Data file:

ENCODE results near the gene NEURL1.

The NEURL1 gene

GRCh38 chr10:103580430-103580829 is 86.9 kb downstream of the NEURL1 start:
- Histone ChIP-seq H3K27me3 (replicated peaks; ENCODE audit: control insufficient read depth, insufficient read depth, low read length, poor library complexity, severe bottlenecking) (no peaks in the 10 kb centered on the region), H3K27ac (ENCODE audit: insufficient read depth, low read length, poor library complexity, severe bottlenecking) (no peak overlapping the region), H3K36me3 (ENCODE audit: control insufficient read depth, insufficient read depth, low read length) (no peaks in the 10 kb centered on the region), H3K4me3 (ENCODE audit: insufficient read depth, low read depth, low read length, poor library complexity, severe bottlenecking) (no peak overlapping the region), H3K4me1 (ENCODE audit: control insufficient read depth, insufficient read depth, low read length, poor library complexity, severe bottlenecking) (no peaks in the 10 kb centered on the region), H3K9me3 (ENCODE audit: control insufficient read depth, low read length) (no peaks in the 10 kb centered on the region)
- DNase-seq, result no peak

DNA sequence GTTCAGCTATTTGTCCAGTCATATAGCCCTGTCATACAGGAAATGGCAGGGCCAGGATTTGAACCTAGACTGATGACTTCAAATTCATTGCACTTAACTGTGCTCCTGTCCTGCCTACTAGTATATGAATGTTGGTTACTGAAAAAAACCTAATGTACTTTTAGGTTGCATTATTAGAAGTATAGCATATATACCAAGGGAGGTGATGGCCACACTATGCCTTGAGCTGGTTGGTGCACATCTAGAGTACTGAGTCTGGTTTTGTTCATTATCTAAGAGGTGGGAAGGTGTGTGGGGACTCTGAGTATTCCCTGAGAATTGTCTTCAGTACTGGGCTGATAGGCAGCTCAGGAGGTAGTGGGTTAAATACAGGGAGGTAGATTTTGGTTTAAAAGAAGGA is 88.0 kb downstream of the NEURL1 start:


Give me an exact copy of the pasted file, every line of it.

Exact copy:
ENCODE results near the gene NEURL1.

The NEURL1 gene

GRCh38 chr10:103580430-103580829 is 86.9 kb downstream of the NEURL1 start:
- Histone ChIP-seq H3K27me3 (replicated peaks; ENCODE audit: control insufficient read depth, insufficient read depth, low read length, poor library complexity, severe bottlenecking) (no peaks in the 10 kb centered on the region), H3K27ac (ENCODE audit: insufficient read depth, low read length, poor library complexity, severe bottlenecking) (no peak overlapping the region), H3K36me3 (ENCODE audit: control insufficient read depth, insufficient read depth, low read length) (no peaks in the 10 kb centered on the region), H3K4me3 (ENCODE audit: insufficient read depth, low read depth, low read length, poor library complexity, severe bottlenecking) (no peak overlapping the region), H3K4me1 (ENCODE audit: control insufficient read depth, insufficient read depth, low read length, poor library complexity, severe bottlenecking) (no peaks in the 10 kb centered on the region), H3K9me3 (ENCODE audit: control insufficient read depth, low read length) (no peaks in the 10 kb centered on the region)
- DNase-seq, result no peak

DNA sequence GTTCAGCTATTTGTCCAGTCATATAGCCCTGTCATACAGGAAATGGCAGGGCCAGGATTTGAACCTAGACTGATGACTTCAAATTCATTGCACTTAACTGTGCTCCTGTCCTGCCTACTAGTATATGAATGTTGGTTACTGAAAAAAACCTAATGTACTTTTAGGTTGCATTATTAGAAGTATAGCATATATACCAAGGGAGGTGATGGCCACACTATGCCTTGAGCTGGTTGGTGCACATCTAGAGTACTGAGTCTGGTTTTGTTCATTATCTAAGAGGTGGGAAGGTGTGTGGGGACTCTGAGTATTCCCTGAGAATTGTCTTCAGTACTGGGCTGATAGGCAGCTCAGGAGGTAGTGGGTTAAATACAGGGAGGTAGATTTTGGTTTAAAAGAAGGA is 88.0 kb downstream of the NEURL1 start: